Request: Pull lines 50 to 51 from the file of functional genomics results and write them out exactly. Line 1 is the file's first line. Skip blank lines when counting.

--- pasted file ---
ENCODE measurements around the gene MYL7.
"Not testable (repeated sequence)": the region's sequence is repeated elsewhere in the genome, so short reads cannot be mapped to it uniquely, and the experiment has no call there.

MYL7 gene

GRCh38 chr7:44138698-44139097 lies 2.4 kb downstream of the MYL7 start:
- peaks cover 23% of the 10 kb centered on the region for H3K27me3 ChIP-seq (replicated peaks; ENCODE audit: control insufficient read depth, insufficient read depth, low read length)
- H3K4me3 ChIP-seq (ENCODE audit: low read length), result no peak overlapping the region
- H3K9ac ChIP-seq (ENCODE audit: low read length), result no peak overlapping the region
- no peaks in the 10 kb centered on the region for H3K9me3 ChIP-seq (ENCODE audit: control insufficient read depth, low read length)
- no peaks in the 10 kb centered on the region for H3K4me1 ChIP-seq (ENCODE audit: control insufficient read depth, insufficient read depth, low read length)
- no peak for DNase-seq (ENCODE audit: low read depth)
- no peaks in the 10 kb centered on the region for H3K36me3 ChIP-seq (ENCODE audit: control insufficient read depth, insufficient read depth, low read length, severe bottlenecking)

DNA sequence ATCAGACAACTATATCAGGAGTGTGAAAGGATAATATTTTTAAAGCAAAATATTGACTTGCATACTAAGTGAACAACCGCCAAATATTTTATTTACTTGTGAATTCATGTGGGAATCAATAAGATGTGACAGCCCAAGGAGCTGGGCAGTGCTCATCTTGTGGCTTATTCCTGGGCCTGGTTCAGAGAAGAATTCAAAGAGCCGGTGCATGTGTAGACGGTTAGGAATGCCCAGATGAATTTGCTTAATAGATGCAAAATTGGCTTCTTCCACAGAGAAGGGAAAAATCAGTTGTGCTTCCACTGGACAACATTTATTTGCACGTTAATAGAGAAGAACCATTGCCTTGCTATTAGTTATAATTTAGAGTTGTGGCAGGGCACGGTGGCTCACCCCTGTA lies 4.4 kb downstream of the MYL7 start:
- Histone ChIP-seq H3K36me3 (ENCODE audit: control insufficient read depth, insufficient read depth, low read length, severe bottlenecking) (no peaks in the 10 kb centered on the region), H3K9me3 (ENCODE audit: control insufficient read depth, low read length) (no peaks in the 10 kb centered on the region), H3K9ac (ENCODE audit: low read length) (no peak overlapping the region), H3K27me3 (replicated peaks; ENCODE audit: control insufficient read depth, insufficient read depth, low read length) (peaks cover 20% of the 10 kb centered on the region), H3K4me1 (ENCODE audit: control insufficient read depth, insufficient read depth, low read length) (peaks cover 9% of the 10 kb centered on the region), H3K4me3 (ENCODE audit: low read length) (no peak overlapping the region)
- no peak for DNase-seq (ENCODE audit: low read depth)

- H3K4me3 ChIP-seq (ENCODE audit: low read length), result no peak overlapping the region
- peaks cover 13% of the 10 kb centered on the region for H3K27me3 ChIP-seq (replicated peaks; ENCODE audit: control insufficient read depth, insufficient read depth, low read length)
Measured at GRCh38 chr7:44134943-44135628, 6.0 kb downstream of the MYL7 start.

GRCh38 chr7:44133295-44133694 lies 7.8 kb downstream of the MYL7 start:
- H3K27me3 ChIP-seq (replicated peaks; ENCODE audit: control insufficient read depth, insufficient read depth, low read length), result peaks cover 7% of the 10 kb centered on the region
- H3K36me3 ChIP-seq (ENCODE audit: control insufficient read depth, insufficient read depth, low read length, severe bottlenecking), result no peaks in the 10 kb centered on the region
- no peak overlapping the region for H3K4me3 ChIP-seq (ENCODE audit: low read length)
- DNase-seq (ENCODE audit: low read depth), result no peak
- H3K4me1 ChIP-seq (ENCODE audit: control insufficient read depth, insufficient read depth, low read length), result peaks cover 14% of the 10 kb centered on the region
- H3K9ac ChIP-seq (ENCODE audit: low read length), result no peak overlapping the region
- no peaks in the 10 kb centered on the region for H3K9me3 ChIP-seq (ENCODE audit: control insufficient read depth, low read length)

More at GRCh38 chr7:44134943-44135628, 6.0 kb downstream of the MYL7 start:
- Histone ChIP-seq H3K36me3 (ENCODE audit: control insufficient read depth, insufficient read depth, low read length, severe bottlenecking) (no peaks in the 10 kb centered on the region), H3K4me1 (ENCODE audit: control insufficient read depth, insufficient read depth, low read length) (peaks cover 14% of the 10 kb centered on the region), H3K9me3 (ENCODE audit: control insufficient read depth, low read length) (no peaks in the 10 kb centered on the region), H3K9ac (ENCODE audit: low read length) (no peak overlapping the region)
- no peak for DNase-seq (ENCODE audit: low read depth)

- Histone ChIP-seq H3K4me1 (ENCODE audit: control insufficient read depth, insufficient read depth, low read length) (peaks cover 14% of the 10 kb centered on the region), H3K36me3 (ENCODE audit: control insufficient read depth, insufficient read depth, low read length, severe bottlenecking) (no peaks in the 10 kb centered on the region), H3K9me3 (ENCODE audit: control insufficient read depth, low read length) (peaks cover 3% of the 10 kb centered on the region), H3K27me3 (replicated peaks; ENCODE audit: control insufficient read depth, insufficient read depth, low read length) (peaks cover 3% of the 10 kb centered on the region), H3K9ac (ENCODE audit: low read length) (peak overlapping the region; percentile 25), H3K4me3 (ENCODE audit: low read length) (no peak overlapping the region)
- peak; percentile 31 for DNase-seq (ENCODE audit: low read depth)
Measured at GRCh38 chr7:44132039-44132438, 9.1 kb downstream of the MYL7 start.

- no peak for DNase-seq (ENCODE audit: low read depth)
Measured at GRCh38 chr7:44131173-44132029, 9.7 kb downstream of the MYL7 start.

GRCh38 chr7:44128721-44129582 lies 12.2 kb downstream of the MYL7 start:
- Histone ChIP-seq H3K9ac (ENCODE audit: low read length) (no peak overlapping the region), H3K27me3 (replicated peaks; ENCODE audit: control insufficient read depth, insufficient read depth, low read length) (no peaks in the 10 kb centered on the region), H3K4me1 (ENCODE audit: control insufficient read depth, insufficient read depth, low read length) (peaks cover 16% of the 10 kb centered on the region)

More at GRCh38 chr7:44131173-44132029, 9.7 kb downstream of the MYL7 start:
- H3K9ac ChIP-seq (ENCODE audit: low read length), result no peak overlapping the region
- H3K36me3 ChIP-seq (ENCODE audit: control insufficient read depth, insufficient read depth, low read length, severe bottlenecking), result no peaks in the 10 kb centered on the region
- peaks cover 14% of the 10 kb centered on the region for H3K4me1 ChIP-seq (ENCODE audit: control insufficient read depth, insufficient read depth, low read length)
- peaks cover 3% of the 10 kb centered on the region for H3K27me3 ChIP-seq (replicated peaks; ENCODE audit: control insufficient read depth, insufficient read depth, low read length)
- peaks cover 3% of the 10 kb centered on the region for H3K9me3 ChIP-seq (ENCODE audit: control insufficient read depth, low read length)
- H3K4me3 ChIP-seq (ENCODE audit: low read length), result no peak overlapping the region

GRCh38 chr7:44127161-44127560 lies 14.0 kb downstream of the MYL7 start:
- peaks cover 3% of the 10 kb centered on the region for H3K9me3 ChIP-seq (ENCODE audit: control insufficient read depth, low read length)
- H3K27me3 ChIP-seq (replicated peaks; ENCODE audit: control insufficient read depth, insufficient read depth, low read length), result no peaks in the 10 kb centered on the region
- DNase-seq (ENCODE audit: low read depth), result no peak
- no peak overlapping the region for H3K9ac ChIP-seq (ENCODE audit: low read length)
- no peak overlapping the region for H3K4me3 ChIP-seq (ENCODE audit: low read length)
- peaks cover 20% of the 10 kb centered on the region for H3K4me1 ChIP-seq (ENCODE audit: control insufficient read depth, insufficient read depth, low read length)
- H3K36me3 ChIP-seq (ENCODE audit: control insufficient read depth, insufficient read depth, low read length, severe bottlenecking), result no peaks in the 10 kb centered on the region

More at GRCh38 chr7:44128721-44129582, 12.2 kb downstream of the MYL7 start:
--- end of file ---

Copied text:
- H3K36me3 ChIP-seq (ENCODE audit: control insufficient read depth, insufficient read depth, low read length, severe bottlenecking), result no peaks in the 10 kb centered on the region

More at GRCh38 chr7:44128721-44129582, 12.2 kb downstream of the MYL7 start: